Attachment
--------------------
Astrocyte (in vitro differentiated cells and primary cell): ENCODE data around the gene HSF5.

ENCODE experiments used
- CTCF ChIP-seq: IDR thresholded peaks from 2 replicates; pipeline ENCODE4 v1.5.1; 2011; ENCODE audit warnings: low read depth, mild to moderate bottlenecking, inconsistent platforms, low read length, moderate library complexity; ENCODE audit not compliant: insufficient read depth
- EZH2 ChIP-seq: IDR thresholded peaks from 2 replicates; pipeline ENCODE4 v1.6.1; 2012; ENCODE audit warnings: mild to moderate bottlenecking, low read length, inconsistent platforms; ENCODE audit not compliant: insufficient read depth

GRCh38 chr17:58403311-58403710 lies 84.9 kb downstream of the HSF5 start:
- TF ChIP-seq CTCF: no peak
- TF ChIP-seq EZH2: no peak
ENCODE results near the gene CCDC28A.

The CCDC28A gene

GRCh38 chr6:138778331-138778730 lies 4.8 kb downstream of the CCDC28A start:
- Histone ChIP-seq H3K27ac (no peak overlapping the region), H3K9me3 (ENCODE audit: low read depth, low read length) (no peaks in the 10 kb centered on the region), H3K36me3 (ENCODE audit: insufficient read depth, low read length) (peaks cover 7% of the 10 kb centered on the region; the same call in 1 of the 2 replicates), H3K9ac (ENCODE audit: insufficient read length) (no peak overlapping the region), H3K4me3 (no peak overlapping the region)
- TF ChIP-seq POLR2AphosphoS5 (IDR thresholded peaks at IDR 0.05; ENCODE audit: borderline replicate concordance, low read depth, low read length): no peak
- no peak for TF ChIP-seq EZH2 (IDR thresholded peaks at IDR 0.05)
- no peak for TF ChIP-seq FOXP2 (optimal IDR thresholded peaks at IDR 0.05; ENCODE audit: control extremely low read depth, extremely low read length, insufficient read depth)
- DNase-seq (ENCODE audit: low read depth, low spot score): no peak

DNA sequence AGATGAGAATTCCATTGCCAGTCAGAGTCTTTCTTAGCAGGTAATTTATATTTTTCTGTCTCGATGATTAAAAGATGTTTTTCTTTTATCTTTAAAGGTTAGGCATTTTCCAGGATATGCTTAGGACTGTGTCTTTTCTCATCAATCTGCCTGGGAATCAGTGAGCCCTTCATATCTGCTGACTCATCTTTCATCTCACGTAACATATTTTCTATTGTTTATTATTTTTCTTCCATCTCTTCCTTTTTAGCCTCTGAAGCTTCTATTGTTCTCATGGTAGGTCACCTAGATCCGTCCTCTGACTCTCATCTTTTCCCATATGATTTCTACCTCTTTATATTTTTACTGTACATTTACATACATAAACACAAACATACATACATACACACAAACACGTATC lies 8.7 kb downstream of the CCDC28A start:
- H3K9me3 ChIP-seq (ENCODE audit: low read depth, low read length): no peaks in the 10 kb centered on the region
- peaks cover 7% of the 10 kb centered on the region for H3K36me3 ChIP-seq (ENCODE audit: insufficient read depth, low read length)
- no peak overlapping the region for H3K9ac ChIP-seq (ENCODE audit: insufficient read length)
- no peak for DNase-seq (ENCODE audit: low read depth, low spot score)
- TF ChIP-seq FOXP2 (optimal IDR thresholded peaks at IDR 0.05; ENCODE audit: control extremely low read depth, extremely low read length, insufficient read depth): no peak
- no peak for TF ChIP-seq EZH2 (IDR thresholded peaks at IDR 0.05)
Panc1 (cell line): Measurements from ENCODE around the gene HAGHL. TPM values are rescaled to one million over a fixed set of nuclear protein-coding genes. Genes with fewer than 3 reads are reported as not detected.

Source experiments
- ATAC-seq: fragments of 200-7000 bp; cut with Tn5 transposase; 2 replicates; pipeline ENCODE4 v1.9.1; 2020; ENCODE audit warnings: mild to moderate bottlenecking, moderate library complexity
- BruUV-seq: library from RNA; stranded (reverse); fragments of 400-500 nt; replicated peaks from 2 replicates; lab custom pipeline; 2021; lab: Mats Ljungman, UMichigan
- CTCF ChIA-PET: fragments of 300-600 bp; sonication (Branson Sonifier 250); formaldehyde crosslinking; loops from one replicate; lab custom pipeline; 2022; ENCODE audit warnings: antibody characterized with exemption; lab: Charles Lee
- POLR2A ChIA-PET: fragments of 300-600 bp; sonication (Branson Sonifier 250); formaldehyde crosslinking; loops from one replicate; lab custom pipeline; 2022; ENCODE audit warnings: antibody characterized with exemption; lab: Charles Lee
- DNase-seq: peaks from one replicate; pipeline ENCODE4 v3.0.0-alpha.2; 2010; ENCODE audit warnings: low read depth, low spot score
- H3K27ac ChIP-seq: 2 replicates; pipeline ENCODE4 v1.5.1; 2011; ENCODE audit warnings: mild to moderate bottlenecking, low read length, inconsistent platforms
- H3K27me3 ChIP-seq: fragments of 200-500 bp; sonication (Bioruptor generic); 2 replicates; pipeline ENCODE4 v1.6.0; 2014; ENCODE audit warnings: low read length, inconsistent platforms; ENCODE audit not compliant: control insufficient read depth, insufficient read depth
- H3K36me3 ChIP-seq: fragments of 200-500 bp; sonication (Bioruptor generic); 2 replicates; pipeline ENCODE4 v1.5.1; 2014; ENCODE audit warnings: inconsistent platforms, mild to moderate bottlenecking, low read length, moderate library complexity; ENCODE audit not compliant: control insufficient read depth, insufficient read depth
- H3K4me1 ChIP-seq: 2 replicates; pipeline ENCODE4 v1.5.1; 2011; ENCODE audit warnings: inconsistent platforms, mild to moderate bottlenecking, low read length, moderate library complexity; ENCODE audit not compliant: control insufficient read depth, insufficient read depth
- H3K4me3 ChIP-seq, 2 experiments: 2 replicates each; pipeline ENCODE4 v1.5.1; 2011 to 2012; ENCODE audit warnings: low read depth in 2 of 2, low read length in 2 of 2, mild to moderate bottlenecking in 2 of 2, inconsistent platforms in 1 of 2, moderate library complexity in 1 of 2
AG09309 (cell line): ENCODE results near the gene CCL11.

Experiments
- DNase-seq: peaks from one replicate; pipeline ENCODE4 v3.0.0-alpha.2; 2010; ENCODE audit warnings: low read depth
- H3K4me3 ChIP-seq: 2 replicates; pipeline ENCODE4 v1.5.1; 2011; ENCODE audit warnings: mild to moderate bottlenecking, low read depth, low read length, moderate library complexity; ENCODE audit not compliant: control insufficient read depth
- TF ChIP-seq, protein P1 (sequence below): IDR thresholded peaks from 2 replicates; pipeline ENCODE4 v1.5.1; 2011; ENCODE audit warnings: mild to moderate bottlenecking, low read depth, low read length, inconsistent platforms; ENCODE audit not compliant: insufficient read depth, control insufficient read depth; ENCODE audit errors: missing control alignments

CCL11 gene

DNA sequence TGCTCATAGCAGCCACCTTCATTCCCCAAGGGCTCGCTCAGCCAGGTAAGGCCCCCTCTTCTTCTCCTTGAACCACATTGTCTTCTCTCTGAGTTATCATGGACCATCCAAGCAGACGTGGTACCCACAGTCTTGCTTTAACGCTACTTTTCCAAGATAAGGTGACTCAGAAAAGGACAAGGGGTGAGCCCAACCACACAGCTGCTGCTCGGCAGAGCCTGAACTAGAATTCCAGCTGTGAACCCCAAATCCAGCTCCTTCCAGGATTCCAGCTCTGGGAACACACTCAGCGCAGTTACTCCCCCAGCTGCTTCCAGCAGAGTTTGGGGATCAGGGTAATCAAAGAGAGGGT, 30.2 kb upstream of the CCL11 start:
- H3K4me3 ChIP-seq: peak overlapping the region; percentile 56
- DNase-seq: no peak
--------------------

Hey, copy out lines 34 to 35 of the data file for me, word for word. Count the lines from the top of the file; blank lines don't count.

- H3K4me3 ChIP-seq, 2 experiments: 2 replicates each; pipeline ENCODE4 v1.5.1; 2011 to 2012; ENCODE audit warnings: low read depth in 2 of 2, low read length in 2 of 2, mild to moderate bottlenecking in 2 of 2, inconsistent platforms in 1 of 2, moderate library complexity in 1 of 2
AG09309 (cell line): ENCODE results near the gene CCL11.